8

I suspect that at the root of the problem is the fact that when singing into the vocoder, your brain doesn't get the expected feedback (the natural sound of your voice) and therefore instinctively tries to push harder on the voice. For example, you know what happens when you wear enclosed headphones and someone talks to you -- you want to reply, but you don'...


7

As much as it bothers you, he's actually naturally doing exactly what he should be doing. I'll explain in a moment. Changing voices for boys who sing is primarily difficult for two reasons: the physiological aspect and the psychological aspect. Because many books are written on this subject, I will very briefly address each citing information from a text ...


5

It probably has to do with the nature of the context. Many times jumping into a dissonance, even if you were just singing the pitch, will cause you to second-guess your concept of what pitch is coming next. Harmonically, pitches can function differently based on context. B at the top of a e chord is different from B in the middle of a Gchord. Technically, ...


5

Bear in mind I started my singing long before the ability to tape yourself was as simple as holding your phone in front of your face, so this might feel a little...ancient ;) You have to develop a sense of what you sound like when recorded... without listening as you record. That's the only way to gauge 'how you sing'. Even with headphones, you cannot ...


4

Some points I want to hit right up front here (and then I'll get very wordy w/ the actual exercises). As you can tell, this is a subject near & dear to my heart. Good blend between voice parts is actually (mostly) about good blend between individuals. Once a person has decided that they'll pay attention to good blend, then they tend to bring that ...


4

This is a question where even professional choir directors and singers can't agree on. Some do quite long vocal excersises (sometimes with all kinds of gymnastics) and some just start to sing. The excersises are not so much about not wrecking voices but more about getting in the right set of mind for reheasing and 'tuning' your vocal 'instrument'. It allows ...


4

Resonance is genre independent. The only time one might not opt for maximum or at least controlled resonance is if they have commercially valuable tone already. Think Louis Armstrong. The techniques your teacher is going through with you will likely help you sing freely openly and easily. However if you want to sing pop, as you get more advanced, you ...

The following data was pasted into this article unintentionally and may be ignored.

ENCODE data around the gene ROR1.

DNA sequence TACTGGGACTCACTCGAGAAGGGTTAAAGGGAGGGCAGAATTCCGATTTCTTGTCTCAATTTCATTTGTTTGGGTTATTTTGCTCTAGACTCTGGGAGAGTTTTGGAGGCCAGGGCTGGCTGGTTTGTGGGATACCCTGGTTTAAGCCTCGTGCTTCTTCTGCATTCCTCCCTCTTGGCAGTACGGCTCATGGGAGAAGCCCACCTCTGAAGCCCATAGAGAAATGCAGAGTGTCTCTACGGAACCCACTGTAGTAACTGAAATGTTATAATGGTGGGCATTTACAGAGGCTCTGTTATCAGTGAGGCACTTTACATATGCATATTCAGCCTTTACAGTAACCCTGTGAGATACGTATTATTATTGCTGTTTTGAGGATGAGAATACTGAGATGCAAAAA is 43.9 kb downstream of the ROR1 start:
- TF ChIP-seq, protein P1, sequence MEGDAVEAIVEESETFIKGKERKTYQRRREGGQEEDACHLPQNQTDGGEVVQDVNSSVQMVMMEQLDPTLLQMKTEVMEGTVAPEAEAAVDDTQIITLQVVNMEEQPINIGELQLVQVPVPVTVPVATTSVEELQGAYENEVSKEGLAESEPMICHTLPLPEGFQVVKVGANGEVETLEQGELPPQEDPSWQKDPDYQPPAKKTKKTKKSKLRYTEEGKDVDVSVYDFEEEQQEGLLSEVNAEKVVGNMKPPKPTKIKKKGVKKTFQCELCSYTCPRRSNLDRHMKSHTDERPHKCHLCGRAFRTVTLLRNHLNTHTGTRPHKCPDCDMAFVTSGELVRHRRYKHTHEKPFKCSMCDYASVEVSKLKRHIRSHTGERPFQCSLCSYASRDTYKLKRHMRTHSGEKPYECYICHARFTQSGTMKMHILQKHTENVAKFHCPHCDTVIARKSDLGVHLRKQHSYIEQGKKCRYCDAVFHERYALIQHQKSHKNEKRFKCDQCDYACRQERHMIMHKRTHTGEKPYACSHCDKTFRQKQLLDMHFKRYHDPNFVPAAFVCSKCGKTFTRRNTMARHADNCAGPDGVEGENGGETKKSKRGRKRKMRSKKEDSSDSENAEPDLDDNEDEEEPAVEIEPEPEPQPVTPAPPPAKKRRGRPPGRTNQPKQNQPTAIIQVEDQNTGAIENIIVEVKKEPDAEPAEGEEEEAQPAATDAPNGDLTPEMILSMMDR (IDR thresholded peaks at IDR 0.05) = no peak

4

I've seen people misidentify the octaves before on this type of question, so be certain that you have the correct notes (C6 is the "Soprano High C", and should sound really high). If you have the correct octave numbers, proceed. It's definitely not impossible for males to sing C6. Michael Jackson in Smooth Criminal, anyone? Prince? Freddie Mercury's done it ...


4

How do you get to Carnegie hall? Practice!!!! You stated that you just found your "Head Voice". Yes you are tiring yourself out. Its something new that your throat will have to deal with. Over time you will develop more control, sustain, and range. BEWARE however, Pro's mess there voices up all the time from over-practice. So don't burn up your vocal chords ...


4

It's probably that you need practice focusing on voice intonation and accuracy. Is there a way to improve my pitch recognition for my own voice? Or is it just a matter of improving vocal accuracy? I think it's both. I'd try predictive ear training, which is awesome for your voice intonation, improvisation, and general musicality. The idea is to sing an ...


4

1) You will have more than one passaggi. The orientation of those passaggi will determine your fach, ultimately. 2) Physically speaking, you're still not 100% developed. If you're serious about becoming a classically trained, bel canto singer, you should be concentrating on developing your technique. I recommend reading a bit of Richard Miller ($20 tops), ...


4

You might be getting into your fry register on the low notes, depending on how low you are trying to go. The fry register can be bad for the voice (damaging to the vocal cords.) Try looking up some videos on the fry register to get a better idea if that's what's happening. The pain may have nothing to do with what you're doing in your high range at all.


3